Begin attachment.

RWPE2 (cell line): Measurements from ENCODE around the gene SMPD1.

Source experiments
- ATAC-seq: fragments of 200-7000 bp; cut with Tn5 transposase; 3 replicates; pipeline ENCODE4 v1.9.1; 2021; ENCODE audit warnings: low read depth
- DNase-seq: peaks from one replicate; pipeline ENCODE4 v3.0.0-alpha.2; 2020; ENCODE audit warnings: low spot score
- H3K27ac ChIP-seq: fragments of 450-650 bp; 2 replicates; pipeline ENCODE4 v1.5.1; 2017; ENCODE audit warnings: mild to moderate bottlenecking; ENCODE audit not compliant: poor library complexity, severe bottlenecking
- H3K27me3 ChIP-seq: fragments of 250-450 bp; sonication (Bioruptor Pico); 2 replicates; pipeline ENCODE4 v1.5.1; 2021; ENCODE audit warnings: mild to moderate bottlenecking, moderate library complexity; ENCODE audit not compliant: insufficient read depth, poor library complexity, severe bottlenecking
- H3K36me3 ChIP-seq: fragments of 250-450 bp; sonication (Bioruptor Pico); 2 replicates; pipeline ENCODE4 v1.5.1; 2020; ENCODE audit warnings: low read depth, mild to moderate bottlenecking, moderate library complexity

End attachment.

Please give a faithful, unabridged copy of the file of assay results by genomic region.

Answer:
RWPE2 (cell line): Measurements from ENCODE around the gene SMPD1.

Source experiments
- ATAC-seq: fragments of 200-7000 bp; cut with Tn5 transposase; 3 replicates; pipeline ENCODE4 v1.9.1; 2021; ENCODE audit warnings: low read depth
- DNase-seq: peaks from one replicate; pipeline ENCODE4 v3.0.0-alpha.2; 2020; ENCODE audit warnings: low spot score
- H3K27ac ChIP-seq: fragments of 450-650 bp; 2 replicates; pipeline ENCODE4 v1.5.1; 2017; ENCODE audit warnings: mild to moderate bottlenecking; ENCODE audit not compliant: poor library complexity, severe bottlenecking
- H3K27me3 ChIP-seq: fragments of 250-450 bp; sonication (Bioruptor Pico); 2 replicates; pipeline ENCODE4 v1.5.1; 2021; ENCODE audit warnings: mild to moderate bottlenecking, moderate library complexity; ENCODE audit not compliant: insufficient read depth, poor library complexity, severe bottlenecking
- H3K36me3 ChIP-seq: fragments of 250-450 bp; sonication (Bioruptor Pico); 2 replicates; pipeline ENCODE4 v1.5.1; 2020; ENCODE audit warnings: low read depth, mild to moderate bottlenecking, moderate library complexity